Harnessing the ‘unique voice’ of the child for programme evaluation and development in education research in the United Kingdom: methodological and ethical challenges

Jayman, Michelle (2019) Harnessing the ‘unique voice’ of the child for programme evaluation and development in education research in the United Kingdom: methodological and ethical challenges. In: Strategies for researching with educational fringe dwellers and border crossers. Palgrave MacMillan, Australia. (In Press)

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Abstract

Children with high levels of wellbeing are more engaged in learning and achieve greater academic success. Conversely, psychological distress has a detrimental impact on children’s learning experiences and ability to achieve their potential. Schools and communities can offer optimal settings to intervene in social contexts, and to support children’s mental health and learning outcomes. Effectiveness studies show that interventions can help students identified with socio-emotional difficulties to improve in these dual domains, yet few programme evaluations investigate the process issues underlying behaviour change in recipients (Mackenzie & Williams, 2018). While it is increasingly recognised that children themselves need to be engaged in evaluating and developing the interventions and services that affect them (McLaughlin, 2015), research environments are typically adult spaces in which children have less control.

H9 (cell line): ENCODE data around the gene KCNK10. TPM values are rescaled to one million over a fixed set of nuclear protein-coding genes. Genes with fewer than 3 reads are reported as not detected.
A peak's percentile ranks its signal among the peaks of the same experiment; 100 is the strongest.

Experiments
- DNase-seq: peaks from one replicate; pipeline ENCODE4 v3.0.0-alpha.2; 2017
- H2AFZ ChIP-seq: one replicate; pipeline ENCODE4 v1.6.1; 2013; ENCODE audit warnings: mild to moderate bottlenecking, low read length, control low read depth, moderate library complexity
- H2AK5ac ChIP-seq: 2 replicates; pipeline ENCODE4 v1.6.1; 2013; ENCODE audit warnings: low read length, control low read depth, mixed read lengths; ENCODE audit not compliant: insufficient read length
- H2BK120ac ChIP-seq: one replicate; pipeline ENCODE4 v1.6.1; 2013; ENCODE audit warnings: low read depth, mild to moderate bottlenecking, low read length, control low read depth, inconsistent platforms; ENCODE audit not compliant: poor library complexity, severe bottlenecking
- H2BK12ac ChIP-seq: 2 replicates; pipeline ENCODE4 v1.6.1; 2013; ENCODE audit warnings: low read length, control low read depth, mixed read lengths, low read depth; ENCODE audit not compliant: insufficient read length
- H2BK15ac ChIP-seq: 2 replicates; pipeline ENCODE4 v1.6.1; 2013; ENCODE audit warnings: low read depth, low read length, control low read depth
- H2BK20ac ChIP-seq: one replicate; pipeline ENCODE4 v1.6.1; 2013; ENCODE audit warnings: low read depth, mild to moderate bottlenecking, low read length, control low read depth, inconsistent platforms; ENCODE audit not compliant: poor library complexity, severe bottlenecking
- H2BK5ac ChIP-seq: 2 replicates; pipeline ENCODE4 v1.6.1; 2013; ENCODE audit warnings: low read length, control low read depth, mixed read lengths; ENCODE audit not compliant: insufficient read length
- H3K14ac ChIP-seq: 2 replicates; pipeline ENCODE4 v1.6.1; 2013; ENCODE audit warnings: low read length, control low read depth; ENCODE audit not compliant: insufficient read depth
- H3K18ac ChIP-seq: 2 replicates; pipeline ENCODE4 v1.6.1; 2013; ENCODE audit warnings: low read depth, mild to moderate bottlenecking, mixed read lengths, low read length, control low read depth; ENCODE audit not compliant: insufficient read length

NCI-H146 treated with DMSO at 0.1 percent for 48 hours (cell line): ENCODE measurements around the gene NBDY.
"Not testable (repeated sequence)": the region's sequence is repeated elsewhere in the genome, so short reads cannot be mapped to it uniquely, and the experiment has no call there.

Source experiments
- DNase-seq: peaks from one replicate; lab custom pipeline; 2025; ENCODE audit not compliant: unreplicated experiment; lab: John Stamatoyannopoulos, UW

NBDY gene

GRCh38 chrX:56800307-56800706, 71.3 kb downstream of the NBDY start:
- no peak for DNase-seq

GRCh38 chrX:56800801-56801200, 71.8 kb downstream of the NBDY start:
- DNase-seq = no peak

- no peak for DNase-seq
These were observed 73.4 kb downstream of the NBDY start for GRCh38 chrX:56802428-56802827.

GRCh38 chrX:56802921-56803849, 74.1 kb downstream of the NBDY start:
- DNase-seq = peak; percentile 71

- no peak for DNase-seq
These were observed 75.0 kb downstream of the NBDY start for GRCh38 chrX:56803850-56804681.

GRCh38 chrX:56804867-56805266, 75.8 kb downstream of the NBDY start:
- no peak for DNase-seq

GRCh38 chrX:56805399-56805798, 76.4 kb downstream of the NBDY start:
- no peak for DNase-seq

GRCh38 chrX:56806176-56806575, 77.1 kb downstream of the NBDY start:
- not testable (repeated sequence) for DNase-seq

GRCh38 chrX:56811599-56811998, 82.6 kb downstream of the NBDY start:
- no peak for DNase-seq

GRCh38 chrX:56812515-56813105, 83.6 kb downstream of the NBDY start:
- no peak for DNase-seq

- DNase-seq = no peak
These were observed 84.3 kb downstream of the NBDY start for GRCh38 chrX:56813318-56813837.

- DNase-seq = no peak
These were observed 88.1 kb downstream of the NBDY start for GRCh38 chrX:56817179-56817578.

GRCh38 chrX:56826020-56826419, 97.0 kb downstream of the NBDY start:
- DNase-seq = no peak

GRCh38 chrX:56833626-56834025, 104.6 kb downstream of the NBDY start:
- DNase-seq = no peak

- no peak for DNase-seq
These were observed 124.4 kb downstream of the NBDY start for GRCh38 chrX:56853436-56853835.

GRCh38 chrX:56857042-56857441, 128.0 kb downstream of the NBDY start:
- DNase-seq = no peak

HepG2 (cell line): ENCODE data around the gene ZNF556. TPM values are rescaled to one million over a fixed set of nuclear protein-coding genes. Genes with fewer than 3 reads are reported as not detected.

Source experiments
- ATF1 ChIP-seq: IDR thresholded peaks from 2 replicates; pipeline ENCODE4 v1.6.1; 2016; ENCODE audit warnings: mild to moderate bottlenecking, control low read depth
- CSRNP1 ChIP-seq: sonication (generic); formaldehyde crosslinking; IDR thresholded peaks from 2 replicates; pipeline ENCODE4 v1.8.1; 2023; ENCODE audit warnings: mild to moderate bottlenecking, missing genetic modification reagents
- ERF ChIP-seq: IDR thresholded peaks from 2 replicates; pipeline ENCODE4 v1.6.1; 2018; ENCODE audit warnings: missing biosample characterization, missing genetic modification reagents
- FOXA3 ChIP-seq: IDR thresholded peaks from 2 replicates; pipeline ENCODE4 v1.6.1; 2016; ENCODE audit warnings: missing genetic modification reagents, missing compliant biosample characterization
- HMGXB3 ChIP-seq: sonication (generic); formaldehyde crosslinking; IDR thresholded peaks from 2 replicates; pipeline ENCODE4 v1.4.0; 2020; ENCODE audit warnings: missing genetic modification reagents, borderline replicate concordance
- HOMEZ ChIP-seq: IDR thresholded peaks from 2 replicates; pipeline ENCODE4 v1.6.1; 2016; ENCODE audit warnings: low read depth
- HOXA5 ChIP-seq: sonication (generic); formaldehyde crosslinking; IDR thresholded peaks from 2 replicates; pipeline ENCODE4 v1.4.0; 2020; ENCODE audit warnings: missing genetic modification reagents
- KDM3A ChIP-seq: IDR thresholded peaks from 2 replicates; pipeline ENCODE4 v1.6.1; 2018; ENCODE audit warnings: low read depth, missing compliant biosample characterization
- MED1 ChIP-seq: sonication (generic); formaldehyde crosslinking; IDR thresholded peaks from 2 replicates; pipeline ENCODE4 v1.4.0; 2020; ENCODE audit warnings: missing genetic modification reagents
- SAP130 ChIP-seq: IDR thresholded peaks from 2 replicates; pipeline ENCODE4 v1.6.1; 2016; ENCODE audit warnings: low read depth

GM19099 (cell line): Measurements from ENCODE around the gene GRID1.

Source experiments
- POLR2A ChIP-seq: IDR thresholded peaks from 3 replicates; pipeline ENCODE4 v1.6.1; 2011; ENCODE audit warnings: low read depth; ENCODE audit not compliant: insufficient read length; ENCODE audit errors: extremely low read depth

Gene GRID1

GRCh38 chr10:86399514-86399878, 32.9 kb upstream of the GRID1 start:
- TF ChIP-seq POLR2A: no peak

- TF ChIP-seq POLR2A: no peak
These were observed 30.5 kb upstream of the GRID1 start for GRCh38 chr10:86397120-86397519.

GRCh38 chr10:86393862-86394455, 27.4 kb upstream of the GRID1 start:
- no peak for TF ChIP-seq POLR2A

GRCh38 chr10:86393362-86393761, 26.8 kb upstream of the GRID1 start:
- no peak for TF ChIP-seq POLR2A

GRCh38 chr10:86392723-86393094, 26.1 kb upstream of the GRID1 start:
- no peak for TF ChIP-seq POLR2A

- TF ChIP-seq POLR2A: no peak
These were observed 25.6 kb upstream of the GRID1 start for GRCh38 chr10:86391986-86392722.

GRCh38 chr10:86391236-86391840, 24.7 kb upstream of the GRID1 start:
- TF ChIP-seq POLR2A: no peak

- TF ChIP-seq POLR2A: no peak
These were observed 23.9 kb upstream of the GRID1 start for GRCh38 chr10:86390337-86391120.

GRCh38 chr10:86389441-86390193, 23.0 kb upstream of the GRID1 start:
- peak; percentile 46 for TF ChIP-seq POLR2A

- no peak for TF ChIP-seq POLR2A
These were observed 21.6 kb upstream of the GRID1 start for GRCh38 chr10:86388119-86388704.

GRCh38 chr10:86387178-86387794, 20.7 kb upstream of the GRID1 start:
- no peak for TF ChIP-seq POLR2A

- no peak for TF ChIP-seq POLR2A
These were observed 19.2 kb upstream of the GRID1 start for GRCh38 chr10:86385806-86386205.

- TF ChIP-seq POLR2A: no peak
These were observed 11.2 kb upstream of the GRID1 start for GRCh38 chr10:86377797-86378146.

In this chapter, the author challenges research encounters shaped by adult perceptions of children and of children’s marginalised position in society. Using her research with children (aged 11-14 years old) who attended a targeted, socio-emotional programme, she discusses how behaviour change interventions can be understood fully only through the ‘unique voice’ of the child, not through inferences and assumptions on the part of researchers. The author’s case study illustrates how a child-focused, reflexive approach was used to guide the research process. Behaviour change drivers underpinning improvements in children’s wellbeing and facilitating their increased engagement in learning were understood through the unique, personal expertise of programme recipients. Children’s ‘voice’ is shown as being integral to a meaningful understanding of intervention effectiveness and to developing services to meet users’ needs most effectively.

Item Type: Book Section
Subjects: Education
Medicine and health > Mental health
Psychology
Depositing User: Michelle Jayman
Date Deposited: 25 Nov 2019 14:59
Last Modified: 25 Nov 2019 15:30
URI: http://repository.uwl.ac.uk/id/eprint/6559

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